By Michael S. Sherwin
In contemporary parlance, the term habit has come to mean a psychological groove that diminishes freedom and restricts a person to stereotypical forms of behavior. Whether this refers to speaking with a heavy regional accent or to drinking coffee each morning or even to smoking a cigarette after every meal, we tend to view each of these practices as difficult to change and as limiting one’s freedom. In certain situations we might prefer to speak without our regional accent or to go without coffee or especially cigarettes, but find this difficult to do. We are dealing here with a common human experience. The point at issue is that we employ the term “habit” to describe this experience. In contemporary usage, habits are like the ruts in Roman roads that determine us to one fixed course of action.
Thomas Aquinas and the ancients, however, employed the Latin term habitus to signify a larger spectrum of meanings. Although the restrictive meaning was not unknown to them, they also employed the term to signify a richer and more interesting psychological experience, one that was exactly the opposite of diminishment and restriction. They understood that not all habituation has the same effect on a person’s character. Some forms of habituation—habituation occurring in relation (directly or indirectly) to the spiritual powers of intellect and will—can result in a type of psychological empowerment. This is the meaning of habitus in relation to the virtues. Although this habitus does indeed dispose us to act in certain ways, its dispositional effect exists only at a general level of specificity. For example, the virtue of justice disposes us to give to each one his or her due. What is due to another in the concrete, however, varies greatly. What is due to an employee, for example, varies according to his age, his time with the company, his health, and even the value of the currency in which he is paid. The habitus of justice, therefore, disposes us to perform a variety of different actions according to the concrete situation.
A number of ancient authors conveyed this feature of virtue through analogies with the skills proper to the arts and athletics. Contemporary scholars have rediscovered this helpful comparison. These analogies not only illustrate what contemporary scholars mean by “moral expertise,” they also help us better understand the social context of habit formation.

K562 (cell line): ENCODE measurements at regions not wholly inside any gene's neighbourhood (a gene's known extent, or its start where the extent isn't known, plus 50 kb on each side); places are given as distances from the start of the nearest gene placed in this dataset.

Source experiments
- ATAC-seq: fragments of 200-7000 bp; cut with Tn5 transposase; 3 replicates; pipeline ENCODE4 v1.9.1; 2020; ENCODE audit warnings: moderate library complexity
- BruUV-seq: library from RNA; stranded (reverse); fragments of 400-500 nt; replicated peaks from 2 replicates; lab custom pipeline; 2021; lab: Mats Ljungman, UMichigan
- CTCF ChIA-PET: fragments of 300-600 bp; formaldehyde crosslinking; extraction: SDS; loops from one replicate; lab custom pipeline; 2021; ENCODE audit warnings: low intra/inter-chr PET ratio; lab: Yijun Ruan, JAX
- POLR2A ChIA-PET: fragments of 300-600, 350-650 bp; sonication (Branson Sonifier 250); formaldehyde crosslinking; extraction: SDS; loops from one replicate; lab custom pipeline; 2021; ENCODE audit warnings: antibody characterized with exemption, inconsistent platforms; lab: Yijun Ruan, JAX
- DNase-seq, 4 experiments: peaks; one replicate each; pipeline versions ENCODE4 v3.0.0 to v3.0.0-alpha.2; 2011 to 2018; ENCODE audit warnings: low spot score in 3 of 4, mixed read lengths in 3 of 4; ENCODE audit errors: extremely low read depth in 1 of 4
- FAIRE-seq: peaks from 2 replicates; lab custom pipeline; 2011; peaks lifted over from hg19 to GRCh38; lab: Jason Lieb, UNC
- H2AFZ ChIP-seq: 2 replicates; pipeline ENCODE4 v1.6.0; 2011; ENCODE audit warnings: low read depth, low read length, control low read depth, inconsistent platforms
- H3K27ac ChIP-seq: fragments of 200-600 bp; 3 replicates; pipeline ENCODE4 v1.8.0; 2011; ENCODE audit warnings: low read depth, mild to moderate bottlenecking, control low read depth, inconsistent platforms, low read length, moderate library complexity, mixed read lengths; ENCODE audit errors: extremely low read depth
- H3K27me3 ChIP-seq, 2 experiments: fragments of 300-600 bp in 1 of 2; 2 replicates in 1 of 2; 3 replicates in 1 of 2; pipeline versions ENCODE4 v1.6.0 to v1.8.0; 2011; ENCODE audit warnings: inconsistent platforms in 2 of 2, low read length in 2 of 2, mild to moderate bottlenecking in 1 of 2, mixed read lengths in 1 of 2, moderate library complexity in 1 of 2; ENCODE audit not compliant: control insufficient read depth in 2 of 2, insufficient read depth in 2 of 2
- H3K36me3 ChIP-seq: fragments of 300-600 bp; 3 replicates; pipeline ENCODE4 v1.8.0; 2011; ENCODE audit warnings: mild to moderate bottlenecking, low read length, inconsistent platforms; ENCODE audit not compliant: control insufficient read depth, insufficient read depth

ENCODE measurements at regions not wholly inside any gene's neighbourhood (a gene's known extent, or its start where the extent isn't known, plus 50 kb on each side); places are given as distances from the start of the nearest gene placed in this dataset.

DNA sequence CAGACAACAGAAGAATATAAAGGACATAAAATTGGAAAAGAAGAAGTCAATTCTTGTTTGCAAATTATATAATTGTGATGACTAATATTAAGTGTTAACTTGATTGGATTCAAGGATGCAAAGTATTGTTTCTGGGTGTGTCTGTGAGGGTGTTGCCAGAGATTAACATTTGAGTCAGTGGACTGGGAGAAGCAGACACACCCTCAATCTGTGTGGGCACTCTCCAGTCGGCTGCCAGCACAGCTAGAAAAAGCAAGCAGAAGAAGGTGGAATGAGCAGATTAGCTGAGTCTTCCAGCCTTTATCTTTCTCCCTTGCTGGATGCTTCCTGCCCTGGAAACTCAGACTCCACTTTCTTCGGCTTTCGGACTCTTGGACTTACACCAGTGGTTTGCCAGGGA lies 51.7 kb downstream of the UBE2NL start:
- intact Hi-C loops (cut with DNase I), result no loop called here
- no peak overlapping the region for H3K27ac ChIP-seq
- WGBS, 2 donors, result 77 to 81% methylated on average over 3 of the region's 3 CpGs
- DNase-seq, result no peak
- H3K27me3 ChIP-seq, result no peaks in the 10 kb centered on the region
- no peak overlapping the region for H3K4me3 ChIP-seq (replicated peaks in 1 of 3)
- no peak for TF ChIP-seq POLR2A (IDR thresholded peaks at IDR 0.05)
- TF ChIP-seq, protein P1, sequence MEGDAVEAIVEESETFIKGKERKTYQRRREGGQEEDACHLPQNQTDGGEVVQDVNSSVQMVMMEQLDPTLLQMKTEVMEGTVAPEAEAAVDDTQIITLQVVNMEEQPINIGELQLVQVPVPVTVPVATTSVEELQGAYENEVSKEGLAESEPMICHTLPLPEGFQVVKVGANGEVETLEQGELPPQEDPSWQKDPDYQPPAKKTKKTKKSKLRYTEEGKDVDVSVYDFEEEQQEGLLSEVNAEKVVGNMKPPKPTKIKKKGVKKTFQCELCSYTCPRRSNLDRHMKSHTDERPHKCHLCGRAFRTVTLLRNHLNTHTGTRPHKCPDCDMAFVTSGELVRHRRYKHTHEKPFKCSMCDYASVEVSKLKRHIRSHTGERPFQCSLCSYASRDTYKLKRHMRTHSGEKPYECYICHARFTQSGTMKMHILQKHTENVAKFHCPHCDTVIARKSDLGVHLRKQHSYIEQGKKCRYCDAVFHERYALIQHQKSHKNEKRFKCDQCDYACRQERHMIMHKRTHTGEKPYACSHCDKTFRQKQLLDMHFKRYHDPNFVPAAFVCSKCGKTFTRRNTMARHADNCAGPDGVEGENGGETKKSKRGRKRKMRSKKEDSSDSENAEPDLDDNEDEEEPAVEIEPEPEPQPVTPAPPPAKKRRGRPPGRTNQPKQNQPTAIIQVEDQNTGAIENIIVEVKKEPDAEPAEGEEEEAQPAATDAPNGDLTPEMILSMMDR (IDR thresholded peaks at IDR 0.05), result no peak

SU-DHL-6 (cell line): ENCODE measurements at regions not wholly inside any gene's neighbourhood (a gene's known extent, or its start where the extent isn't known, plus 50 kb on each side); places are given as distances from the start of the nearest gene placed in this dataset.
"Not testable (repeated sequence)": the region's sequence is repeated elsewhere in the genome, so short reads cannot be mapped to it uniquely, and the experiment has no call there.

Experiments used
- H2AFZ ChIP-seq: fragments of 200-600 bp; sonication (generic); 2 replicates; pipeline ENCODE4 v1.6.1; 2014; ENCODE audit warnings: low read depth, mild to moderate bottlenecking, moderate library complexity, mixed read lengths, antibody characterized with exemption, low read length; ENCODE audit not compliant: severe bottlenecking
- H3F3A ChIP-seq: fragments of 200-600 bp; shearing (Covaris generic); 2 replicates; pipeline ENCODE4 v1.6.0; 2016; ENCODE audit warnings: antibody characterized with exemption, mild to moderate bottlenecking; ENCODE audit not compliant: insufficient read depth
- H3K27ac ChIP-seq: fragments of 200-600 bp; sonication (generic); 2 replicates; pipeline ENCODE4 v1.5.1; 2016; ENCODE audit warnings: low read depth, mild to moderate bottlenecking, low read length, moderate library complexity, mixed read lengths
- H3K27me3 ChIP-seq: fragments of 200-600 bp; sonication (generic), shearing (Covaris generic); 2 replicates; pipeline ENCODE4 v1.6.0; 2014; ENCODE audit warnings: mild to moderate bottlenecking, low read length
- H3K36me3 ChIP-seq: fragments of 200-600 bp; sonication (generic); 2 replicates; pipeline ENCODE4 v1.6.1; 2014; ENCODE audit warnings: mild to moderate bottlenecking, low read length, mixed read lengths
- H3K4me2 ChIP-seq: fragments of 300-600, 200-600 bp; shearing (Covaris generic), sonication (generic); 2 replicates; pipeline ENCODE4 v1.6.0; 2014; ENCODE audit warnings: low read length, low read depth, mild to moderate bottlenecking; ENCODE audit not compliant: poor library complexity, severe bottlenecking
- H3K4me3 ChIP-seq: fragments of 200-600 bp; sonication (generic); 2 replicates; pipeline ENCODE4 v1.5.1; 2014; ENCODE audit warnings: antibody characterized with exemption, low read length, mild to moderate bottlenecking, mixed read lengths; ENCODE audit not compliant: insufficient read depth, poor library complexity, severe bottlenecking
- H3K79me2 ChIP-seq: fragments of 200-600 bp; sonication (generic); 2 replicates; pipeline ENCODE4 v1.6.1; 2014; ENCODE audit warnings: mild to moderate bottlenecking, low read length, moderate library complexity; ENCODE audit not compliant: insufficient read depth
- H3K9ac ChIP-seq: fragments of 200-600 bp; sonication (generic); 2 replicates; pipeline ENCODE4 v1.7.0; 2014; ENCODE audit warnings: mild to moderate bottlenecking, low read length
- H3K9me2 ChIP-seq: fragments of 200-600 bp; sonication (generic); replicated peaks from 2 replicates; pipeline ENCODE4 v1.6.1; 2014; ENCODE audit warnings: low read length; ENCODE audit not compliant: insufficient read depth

The acquisition of virtue presupposes some conception of human flourishing. It also entails an apprenticeship with an expert or experts in the moral life whom we trust as we begin, in community with others, the difficult discipline of internalizing the basic rule of living. Virtue, however, is more than merely following the rules, just as proficiency in music is more than merely playing the notes on the page or proficiency in language more than merely obeying grammar. The excellence of virtue is something like the improvisation of a jazz quartet or the ornamentation of a baroque chamber ensemble: it requires the internalization of the rules but is more than the rules. The rules are part of what enables four musicians to create music together, but the rules cannot tell the musicians what to play at each critical creative moment. This is why great musicians experience their creative freedom as deeply rooted in a demanding discipline. One jazz master stated this succinctly when he affirmed that jazz has something all people need to succeed: “freedom within tremendous discipline.” This creative freedom requires both facility in judgment and in the execution of that judgment: to know what note to play and be able to play it.
The wisdom of the ancients is that this is analogously true for the virtues. The Greeks employed the terms kalos (the morally beautiful good) and kairos (the critical present moment) to convey this reality. They understood that those who wish to acquire the virtues must learn to recognize and to do the kalos in the kairos. They must learn to recognize the excellent act as good for them (and for their community) here and now, and be disposed to do that act. This is what the virtue of prudence (phronesis or prudentia) empowers us to do. Far from being a timid calculation of safety and advantage, prudence—which is a form of practical wisdom— is instead a disposition to know and command the excellent act, an act that may imply danger and require sacrifice. This is the type of knowledge proper to lovers. Only the lover (one who loves the beloved truly) knows what is the right thing to do or say for the beloved during the events of daily life: the lover knows this and is on fire to put this knowledge into action. If this is true of one who loves another, it is also true of one who loves the common good of the community: those who love the excellent good are both able to recognize what it entails in the critical present moment and be inclined to do it.
Michael S. Sherwin, O.P. is professor of Fundamental Moral Theology at the University of Fribourg, Switzerland. Director of the Saint Thomas Aquinas Institute for Theology and Culture and the Pinckaers Archives, Fr. Sherwin has written extensively on the psychology of love, virtue ethics, and moral development. Much of his work is collected in On Love and Virtue: Theological Essays.